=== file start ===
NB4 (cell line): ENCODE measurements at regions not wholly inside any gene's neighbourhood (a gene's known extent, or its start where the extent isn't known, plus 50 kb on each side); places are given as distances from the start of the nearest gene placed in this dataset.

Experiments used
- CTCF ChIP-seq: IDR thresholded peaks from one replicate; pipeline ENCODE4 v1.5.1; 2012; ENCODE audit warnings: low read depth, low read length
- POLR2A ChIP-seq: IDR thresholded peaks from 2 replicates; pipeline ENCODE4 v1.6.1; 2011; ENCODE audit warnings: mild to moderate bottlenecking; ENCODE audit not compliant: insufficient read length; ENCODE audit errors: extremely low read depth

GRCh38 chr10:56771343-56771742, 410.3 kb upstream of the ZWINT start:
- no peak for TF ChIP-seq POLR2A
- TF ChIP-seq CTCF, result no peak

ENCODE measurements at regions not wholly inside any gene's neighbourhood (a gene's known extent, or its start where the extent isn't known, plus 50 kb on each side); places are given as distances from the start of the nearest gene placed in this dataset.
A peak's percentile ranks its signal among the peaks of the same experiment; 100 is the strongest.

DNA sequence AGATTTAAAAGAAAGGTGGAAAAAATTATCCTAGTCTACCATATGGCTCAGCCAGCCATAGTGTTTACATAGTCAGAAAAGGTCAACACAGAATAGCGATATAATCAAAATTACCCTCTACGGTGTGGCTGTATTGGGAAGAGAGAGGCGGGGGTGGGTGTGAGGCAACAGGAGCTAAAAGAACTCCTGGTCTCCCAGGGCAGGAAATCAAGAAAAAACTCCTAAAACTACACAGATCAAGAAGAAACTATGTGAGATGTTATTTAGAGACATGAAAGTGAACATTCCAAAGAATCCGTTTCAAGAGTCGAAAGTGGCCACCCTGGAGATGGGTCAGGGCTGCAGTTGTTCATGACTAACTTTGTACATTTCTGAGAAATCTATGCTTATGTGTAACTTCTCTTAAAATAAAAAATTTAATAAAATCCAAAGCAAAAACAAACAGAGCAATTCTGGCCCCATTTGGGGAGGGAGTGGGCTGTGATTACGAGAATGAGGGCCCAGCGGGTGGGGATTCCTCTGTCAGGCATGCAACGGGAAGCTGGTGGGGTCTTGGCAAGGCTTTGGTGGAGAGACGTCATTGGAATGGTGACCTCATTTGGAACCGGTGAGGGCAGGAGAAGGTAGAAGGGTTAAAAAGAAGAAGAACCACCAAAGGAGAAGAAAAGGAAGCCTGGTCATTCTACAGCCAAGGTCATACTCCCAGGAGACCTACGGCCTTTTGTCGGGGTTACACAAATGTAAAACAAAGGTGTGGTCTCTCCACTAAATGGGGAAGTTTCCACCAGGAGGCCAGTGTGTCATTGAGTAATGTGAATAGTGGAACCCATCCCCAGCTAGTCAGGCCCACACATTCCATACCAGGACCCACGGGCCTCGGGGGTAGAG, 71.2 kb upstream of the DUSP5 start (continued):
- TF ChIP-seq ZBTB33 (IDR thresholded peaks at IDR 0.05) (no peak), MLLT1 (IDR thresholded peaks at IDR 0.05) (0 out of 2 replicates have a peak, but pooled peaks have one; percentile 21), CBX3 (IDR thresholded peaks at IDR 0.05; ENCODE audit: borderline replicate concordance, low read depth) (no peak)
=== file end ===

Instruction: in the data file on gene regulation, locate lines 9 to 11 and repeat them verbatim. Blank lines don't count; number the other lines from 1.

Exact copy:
A peak's percentile ranks its signal among the peaks of the same experiment; 100 is the strongest.

DNA sequence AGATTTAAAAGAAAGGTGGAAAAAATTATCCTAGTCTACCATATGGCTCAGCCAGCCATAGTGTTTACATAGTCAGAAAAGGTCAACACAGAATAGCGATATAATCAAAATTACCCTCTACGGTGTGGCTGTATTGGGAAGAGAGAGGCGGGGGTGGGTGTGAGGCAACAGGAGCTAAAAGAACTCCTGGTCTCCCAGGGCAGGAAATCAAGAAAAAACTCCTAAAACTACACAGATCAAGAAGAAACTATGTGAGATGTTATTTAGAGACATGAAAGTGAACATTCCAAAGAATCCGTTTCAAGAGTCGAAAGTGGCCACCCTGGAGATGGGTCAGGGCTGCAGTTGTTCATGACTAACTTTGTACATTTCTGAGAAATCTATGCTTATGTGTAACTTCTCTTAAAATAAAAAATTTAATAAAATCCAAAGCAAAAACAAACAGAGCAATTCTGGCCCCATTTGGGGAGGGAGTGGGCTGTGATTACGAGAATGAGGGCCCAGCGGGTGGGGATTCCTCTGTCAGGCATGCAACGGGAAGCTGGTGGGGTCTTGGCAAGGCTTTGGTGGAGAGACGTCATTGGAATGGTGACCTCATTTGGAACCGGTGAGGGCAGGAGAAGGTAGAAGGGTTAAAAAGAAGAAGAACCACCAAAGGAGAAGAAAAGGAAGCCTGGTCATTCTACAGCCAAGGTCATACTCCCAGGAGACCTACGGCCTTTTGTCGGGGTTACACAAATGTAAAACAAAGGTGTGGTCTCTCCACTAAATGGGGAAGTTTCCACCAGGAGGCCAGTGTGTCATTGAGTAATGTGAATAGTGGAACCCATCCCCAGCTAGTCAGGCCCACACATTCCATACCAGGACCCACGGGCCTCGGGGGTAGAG, 71.2 kb upstream of the DUSP5 start (continued):
- TF ChIP-seq ZBTB33 (IDR thresholded peaks at IDR 0.05) (no peak), MLLT1 (IDR thresholded peaks at IDR 0.05) (0 out of 2 replicates have a peak, but pooled peaks have one; percentile 21), CBX3 (IDR thresholded peaks at IDR 0.05; ENCODE audit: borderline replicate concordance, low read depth) (no peak)